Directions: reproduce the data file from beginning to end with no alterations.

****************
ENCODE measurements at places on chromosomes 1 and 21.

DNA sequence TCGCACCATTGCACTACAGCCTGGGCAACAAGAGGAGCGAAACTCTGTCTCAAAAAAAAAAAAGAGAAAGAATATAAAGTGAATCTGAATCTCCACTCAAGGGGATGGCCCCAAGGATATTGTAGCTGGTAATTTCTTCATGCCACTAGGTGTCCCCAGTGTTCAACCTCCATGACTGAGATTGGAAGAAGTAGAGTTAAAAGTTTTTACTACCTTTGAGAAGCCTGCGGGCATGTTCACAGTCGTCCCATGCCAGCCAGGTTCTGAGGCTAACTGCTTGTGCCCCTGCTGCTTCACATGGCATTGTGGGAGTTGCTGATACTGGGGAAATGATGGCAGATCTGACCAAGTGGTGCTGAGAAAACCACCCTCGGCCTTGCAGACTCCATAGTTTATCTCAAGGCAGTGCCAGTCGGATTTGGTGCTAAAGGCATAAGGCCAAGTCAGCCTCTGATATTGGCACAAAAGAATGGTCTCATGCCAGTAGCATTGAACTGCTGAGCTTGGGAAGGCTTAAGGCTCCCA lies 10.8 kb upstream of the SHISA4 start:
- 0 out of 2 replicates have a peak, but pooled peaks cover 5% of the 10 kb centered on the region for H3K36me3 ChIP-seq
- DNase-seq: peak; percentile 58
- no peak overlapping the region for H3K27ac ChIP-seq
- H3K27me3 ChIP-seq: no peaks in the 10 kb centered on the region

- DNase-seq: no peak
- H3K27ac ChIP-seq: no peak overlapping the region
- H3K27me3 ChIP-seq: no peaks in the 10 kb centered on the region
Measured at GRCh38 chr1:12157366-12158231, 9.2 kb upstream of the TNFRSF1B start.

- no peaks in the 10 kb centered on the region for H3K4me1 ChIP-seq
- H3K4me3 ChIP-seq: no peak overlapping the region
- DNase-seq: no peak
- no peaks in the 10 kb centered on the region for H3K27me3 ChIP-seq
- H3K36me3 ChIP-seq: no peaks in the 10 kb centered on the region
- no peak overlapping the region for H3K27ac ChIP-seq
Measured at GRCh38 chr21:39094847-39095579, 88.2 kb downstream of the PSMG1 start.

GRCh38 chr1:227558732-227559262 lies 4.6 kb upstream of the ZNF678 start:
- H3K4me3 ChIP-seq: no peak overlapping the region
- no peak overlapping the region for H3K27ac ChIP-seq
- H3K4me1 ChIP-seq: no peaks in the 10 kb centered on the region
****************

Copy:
ENCODE measurements at places on chromosomes 1 and 21.

DNA sequence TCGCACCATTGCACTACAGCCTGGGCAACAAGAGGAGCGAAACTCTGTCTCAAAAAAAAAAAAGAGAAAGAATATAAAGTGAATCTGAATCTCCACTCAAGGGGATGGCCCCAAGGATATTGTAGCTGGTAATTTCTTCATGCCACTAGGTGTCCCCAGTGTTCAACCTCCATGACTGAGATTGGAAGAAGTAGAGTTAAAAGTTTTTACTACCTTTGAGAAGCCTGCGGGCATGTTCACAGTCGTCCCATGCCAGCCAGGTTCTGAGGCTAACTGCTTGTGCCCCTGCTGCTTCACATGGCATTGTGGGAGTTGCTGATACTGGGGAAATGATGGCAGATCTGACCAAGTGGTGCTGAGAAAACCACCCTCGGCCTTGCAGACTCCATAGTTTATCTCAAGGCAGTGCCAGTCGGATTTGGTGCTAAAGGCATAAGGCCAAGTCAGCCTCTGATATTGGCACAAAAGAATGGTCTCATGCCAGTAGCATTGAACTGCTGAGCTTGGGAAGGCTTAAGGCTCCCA lies 10.8 kb upstream of the SHISA4 start:
- 0 out of 2 replicates have a peak, but pooled peaks cover 5% of the 10 kb centered on the region for H3K36me3 ChIP-seq
- DNase-seq: peak; percentile 58
- no peak overlapping the region for H3K27ac ChIP-seq
- H3K27me3 ChIP-seq: no peaks in the 10 kb centered on the region

- DNase-seq: no peak
- H3K27ac ChIP-seq: no peak overlapping the region
- H3K27me3 ChIP-seq: no peaks in the 10 kb centered on the region
Measured at GRCh38 chr1:12157366-12158231, 9.2 kb upstream of the TNFRSF1B start.

- no peaks in the 10 kb centered on the region for H3K4me1 ChIP-seq
- H3K4me3 ChIP-seq: no peak overlapping the region
- DNase-seq: no peak
- no peaks in the 10 kb centered on the region for H3K27me3 ChIP-seq
- H3K36me3 ChIP-seq: no peaks in the 10 kb centered on the region
- no peak overlapping the region for H3K27ac ChIP-seq
Measured at GRCh38 chr21:39094847-39095579, 88.2 kb downstream of the PSMG1 start.

GRCh38 chr1:227558732-227559262 lies 4.6 kb upstream of the ZNF678 start:
- H3K4me3 ChIP-seq: no peak overlapping the region
- no peak overlapping the region for H3K27ac ChIP-seq
- H3K4me1 ChIP-seq: no peaks in the 10 kb centered on the region